Seriously, do you really believe you can see something â€œmiles away like youâ€™re standing next to itâ€? Weâ€™ve been down this road before (see the first link at the end of this article). A $47 monocular is not better than a $3,000 telescope, but thousands of people who know nothing about optics fall for scams like this. This screen capture is from the top of a long ad on the internet.
Like prior similar scams, these monoculars are cheaply made in countries like China. The image quality is terrible. They are sold on dozens of web sites under dozens of different names. The prices at jacked up to as high as $80 but you can find them for as little as $9. They are not even worth $9 unless you just want to see for yourself how bad these monocular lenses are.
I have purchased cheap Chinese lenses in prior scams like this one to test them out and see how bad they are (see the pair of photos above). Results of these comparison tests are at the second and third links below. Consumers who fell for this new version of the scam are already posting reviews about how awful these monocular lenses are.
These monocular lenses are essentially half a pair of binoculars, only poorly made, and many of them come with camera phone adapters so you can supposedly take amazing images of things that are “miles away”.
These scammers go to the internet and grab high quality professional photos that were created with high dollar professional camera equipment and they use the photos in their ads to give you the impression they were created with these lousy quality monoculars. I know this because I have been in contact with professional photographers that have had their images used without their knowledge in ads like this one.
Worse yet, many of these web sites are based in China or other countries which are beyond the reach of any legal action. They are known to overcharge your credit card, add huge shipping fees, and donâ€™t honor their shady guarantees. Do not expect a refund of your money.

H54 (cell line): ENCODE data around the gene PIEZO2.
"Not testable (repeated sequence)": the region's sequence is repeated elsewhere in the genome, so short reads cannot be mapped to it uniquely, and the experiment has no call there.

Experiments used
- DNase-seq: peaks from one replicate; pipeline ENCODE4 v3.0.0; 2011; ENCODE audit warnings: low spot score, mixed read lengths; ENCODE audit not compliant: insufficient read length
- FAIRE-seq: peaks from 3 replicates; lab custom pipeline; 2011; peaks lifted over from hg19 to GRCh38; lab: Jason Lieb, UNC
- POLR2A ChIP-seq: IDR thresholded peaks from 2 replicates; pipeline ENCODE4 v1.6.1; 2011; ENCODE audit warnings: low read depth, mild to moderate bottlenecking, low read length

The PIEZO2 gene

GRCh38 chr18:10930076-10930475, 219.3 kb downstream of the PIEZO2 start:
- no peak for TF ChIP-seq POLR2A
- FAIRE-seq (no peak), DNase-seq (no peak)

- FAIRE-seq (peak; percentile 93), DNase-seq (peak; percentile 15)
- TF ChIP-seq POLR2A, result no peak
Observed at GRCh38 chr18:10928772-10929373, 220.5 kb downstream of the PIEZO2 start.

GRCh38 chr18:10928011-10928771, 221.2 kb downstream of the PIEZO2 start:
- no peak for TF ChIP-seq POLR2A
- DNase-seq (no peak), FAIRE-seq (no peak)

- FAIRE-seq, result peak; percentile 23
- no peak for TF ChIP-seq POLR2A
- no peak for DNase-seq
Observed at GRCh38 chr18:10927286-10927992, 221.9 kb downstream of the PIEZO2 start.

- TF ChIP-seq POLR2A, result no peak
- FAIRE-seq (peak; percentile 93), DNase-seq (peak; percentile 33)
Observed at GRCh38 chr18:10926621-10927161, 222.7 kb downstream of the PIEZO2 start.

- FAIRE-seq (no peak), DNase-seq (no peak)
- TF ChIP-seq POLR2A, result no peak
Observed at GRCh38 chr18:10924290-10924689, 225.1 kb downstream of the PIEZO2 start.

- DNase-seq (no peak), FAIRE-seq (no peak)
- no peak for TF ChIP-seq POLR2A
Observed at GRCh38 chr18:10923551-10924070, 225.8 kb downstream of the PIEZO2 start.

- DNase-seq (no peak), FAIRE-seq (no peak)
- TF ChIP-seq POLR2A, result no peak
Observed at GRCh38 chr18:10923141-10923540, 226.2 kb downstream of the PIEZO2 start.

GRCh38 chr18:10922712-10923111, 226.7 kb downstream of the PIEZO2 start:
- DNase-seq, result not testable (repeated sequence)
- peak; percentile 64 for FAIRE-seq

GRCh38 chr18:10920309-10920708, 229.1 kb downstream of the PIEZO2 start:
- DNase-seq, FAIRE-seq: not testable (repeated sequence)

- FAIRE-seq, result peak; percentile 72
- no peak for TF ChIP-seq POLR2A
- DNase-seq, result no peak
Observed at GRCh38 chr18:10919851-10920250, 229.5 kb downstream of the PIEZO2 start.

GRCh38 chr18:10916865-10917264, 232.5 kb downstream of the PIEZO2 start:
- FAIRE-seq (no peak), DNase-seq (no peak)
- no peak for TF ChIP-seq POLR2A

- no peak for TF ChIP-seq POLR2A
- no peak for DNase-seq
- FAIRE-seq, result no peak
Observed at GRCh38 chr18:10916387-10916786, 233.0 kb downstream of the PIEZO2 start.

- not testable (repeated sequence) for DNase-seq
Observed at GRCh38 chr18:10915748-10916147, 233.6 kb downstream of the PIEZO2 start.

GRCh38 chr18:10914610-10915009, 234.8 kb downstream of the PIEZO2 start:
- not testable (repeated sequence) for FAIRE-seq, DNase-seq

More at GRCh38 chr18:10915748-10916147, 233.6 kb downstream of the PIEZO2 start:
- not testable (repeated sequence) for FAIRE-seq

U.S. consumer protection laws do not apply to overseas purchases so your credit card company does not have to refund your money unless you paid for purchase protection. After taking a $11 billion annual hit as a result of credit card fraud, more and more credit card companies are refusing to refund consumers who fall for these obvious scams.
When I posted articles on my web site to warn about past scams like this, I got emails from people all over the country that were double and triple charged the price of the item and the companies behind these scams refused to refund their money. Not only that, their credit card company also refused to refund their money. Credit card companies are increasingly reluctant to take the hit for Americans who make stupid purchases from scam companies overseas.
This article is a quick advance warning. When I get some time I will follow up with a more detailed article, including examples of professional photos that were nabbed off the internet and used in ads to make these monocular lenses look good.
If you really want one of these things, do not buy one from one of the many shady web sites that have popped up. Go find one at Amazon, and make sure it is shipped by Amazon and not some dealer half a world away. There are all kinds of prices. If you look you can find one for as little as $9.
The Chinese Lens Rip Off Series â€“ Overpriced Camera Phone Lenses
The Chinese Lens Rip Off! Part Seven. Comparison test: telephoto phone lens vs DLSR and zoom lens
The Chinese Lens Rip Off! Part Nine. Comparison Test Two: 8-18X Telephoto Phone Lens vs 12X Telephoto Phone Lens